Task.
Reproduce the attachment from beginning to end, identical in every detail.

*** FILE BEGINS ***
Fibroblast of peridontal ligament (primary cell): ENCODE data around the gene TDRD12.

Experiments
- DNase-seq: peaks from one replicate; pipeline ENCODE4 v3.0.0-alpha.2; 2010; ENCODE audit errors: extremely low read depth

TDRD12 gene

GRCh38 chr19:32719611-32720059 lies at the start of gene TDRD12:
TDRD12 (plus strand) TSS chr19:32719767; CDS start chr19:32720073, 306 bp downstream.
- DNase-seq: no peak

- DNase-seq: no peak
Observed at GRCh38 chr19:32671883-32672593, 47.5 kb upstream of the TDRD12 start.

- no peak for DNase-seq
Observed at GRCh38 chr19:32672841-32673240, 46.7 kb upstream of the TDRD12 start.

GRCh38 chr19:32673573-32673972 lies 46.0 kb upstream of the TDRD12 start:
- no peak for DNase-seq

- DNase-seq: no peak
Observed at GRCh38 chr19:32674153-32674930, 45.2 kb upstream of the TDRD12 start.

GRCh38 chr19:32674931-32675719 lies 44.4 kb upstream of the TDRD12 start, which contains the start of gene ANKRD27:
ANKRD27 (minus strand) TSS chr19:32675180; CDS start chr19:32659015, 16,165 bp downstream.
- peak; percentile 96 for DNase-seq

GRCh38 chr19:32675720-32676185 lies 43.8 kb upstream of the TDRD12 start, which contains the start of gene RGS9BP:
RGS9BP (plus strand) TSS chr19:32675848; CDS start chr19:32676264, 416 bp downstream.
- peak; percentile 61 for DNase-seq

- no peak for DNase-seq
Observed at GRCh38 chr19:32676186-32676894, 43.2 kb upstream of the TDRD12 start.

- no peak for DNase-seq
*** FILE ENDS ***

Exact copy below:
Fibroblast of peridontal ligament (primary cell): ENCODE data around the gene TDRD12.

Experiments
- DNase-seq: peaks from one replicate; pipeline ENCODE4 v3.0.0-alpha.2; 2010; ENCODE audit errors: extremely low read depth

TDRD12 gene

GRCh38 chr19:32719611-32720059 lies at the start of gene TDRD12:
TDRD12 (plus strand) TSS chr19:32719767; CDS start chr19:32720073, 306 bp downstream.
- DNase-seq: no peak

- DNase-seq: no peak
Observed at GRCh38 chr19:32671883-32672593, 47.5 kb upstream of the TDRD12 start.

- no peak for DNase-seq
Observed at GRCh38 chr19:32672841-32673240, 46.7 kb upstream of the TDRD12 start.

GRCh38 chr19:32673573-32673972 lies 46.0 kb upstream of the TDRD12 start:
- no peak for DNase-seq

- DNase-seq: no peak
Observed at GRCh38 chr19:32674153-32674930, 45.2 kb upstream of the TDRD12 start.

GRCh38 chr19:32674931-32675719 lies 44.4 kb upstream of the TDRD12 start, which contains the start of gene ANKRD27:
ANKRD27 (minus strand) TSS chr19:32675180; CDS start chr19:32659015, 16,165 bp downstream.
- peak; percentile 96 for DNase-seq

GRCh38 chr19:32675720-32676185 lies 43.8 kb upstream of the TDRD12 start, which contains the start of gene RGS9BP:
RGS9BP (plus strand) TSS chr19:32675848; CDS start chr19:32676264, 416 bp downstream.
- peak; percentile 61 for DNase-seq

- no peak for DNase-seq
Observed at GRCh38 chr19:32676186-32676894, 43.2 kb upstream of the TDRD12 start.

- no peak for DNase-seq